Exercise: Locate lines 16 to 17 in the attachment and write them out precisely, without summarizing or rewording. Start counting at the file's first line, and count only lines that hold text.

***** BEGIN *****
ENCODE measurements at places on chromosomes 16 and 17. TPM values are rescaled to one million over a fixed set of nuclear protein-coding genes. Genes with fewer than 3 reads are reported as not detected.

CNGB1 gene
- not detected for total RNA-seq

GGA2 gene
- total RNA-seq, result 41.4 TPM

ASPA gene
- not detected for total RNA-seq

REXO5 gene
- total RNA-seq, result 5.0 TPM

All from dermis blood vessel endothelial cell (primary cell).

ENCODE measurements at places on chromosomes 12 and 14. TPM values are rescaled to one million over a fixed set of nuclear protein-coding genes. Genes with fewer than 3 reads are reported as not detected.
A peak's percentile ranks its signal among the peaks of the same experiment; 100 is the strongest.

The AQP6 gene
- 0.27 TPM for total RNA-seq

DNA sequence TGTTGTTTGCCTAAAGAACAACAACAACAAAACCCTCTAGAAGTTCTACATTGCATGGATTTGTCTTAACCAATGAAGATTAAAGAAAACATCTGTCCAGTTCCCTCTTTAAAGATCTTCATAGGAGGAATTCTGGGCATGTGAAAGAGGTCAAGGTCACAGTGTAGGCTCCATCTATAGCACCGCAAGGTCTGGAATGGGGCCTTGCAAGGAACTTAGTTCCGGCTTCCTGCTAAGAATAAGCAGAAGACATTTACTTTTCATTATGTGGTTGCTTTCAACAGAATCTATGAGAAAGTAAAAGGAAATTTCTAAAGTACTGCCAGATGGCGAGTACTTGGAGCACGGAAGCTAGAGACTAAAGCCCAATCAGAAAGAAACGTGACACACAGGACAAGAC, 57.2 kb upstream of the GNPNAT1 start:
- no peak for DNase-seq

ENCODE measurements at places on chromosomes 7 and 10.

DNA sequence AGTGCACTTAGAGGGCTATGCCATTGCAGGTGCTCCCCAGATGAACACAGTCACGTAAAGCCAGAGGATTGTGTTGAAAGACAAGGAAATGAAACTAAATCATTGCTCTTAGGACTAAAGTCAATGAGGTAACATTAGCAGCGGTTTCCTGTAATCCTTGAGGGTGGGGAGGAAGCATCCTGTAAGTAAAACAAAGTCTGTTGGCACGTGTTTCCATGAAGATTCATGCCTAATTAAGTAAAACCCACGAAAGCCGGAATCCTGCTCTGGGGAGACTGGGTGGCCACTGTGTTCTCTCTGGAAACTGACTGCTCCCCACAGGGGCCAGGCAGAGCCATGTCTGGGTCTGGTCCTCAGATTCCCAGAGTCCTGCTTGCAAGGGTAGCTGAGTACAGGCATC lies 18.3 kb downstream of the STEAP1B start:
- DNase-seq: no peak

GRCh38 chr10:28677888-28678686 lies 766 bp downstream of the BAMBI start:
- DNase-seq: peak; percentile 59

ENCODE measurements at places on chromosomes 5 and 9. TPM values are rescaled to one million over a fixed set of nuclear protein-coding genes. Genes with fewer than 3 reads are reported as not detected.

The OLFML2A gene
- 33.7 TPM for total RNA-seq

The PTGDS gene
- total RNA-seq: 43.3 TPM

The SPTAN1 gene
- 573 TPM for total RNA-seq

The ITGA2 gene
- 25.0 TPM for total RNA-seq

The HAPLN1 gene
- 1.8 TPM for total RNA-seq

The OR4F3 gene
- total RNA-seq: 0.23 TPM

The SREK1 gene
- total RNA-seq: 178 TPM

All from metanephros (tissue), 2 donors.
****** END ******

- no peak for DNase-seq

ENCODE measurements at places on chromosomes 7 and 10.